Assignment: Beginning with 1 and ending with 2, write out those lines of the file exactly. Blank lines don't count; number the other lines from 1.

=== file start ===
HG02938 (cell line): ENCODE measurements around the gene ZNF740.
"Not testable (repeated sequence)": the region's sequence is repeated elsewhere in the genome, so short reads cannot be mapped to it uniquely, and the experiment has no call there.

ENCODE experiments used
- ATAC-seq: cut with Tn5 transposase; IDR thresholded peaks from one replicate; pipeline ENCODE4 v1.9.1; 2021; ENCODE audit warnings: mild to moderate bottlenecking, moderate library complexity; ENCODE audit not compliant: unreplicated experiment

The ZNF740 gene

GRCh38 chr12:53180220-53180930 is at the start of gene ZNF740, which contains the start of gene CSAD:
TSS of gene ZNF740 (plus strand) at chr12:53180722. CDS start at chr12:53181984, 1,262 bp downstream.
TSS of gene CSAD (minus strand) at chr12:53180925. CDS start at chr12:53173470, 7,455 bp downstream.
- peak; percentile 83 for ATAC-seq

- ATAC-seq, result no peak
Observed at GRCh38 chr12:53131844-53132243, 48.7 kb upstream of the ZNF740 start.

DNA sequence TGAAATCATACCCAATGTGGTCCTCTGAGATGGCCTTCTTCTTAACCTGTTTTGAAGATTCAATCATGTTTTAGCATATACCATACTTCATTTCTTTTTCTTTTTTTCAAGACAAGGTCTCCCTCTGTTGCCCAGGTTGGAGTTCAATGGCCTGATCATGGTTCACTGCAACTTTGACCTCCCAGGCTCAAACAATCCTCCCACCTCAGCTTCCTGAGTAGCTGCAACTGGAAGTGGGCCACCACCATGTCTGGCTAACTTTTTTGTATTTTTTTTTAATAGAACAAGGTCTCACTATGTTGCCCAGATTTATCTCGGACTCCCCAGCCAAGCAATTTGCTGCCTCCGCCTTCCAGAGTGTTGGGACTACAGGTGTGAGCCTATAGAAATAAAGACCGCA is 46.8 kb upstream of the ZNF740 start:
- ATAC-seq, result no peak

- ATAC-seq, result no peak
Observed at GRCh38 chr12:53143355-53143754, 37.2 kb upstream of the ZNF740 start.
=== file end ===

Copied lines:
HG02938 (cell line): ENCODE measurements around the gene ZNF740.
"Not testable (repeated sequence)": the region's sequence is repeated elsewhere in the genome, so short reads cannot be mapped to it uniquely, and the experiment has no call there.